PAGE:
Gore Vidal, who died yesterday at the age of 86, will be remembered by most for the crackling prose of his novels, plays, and essays. But he will also be remembered by television history buffs for the 1971 Dick Cavett Show appearance in which Vidal and rival novelist Norman Mailer engaged in a quarrel so heated and uncomfortable that it puts the staged squabbles of modern-day reality shows to shame.
The altercation, which Slate television critic Troy Patterson detailed in 2007, got its start off-camera when Mailer head-butted Vidal in the green room. But the physical violence between the public intellectuals had nothing on the rhetorical violence; Mailer went on to announce in front of host Cavett, journalist Janet Flanner, and a live studio audience that Vidal was “absolutely without character or moral foundation or even intellectual substance.” Patterson explains:
At issue was Gore’s New York Review of Books piece on Mailer’s Prisoner of Sex, that pot of crock about feminism. The review had said that Mailer’s thoughts on sex “read like three days of menstrual flow,” but Mailer as much as agreed with that. No, he had found it unreasonable that Gore had likened him to Charles Manson and that it was low of him to mention the thing with Adele and the penknife—“We all know that I stabbed my wife many years ago”—and then he went gunning. He didn’t turn everyone against him at once, instead gradually modulating his courtliness with Flanner (“Angel, it’s my turn now”) and deepening his casual disdain for Cavett (“Why don’t you look at your question sheet and ask your question?”). When the audience booed, he started yelling back—his accent, formerly professorial-patrician, slipping around from Texas sheriff to white Negro. He turned a swank salon into a churning saloon. For a coup de grace, Mailer called out Gore for lifting a bon mot from the previous week’s Times Book Review. (For evidence that Mailer’s point, however loutishly made, was a sharp one, note that the offending passage does not appear in Vidal’s essay as reprinted in United States.)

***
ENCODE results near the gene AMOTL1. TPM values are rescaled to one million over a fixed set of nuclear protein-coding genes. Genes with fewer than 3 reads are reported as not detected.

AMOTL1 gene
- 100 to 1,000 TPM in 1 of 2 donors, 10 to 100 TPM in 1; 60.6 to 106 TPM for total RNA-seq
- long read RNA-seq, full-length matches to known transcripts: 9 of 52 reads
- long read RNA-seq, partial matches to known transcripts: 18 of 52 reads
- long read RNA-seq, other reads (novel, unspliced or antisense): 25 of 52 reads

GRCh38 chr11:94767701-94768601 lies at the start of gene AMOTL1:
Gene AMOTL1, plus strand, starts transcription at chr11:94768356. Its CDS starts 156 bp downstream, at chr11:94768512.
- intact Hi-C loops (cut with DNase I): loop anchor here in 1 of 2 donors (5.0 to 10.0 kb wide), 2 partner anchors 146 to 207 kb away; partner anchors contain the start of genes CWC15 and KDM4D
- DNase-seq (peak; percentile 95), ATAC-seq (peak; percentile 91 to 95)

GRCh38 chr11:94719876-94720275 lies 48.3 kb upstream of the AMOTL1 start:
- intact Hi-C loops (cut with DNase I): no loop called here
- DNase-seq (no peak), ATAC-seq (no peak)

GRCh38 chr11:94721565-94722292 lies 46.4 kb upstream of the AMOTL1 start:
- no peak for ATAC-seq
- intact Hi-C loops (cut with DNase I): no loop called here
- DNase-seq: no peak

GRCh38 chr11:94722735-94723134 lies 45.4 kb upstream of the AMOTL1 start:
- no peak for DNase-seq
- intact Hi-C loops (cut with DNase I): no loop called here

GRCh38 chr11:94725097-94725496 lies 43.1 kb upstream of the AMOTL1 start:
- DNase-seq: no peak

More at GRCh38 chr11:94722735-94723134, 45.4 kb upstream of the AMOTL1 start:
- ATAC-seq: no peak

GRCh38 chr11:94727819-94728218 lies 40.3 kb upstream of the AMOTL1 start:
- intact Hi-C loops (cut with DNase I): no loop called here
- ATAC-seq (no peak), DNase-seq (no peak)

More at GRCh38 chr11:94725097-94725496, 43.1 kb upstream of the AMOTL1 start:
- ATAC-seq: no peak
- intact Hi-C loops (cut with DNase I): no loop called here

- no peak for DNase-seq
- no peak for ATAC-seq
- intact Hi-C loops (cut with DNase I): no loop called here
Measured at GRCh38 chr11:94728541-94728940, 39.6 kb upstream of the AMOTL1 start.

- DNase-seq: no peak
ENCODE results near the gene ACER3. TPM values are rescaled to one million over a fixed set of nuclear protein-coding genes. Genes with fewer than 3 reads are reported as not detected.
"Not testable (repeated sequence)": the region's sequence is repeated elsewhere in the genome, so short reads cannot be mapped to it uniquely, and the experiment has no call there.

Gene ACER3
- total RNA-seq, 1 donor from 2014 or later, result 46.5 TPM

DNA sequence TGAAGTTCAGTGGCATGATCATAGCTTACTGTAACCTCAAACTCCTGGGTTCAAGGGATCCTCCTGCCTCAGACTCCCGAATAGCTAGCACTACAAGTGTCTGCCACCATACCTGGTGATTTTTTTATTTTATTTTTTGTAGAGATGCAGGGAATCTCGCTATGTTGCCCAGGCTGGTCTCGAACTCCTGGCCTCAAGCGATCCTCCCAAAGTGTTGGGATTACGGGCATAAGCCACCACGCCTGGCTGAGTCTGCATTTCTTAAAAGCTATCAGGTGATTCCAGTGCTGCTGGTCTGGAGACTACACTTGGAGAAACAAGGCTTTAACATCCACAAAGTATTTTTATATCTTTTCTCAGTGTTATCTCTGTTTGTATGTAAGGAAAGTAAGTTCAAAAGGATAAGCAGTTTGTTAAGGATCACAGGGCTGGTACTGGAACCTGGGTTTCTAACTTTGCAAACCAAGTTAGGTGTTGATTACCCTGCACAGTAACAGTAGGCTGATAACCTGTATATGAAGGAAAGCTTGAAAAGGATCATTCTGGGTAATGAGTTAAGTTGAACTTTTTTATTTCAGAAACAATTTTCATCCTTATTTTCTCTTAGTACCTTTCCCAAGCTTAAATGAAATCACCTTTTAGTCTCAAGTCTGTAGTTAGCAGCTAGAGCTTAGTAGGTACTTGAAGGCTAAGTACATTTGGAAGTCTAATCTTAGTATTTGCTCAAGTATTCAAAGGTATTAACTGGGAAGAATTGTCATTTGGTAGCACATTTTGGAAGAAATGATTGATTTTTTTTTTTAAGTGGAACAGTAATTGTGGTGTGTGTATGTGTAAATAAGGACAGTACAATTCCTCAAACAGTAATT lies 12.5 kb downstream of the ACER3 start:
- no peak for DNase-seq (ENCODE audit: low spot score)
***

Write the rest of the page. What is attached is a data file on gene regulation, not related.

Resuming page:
Patterson suggested that the argument would make excellent fodder for a one-act play starring Jude Law as Cavett, Frank Langella as Vidal, and Dame Maggie Smith as Flanner. Unfortunately, after Vidal’s death, Dick Cavett is now the only participant in the exchange who remains alive today.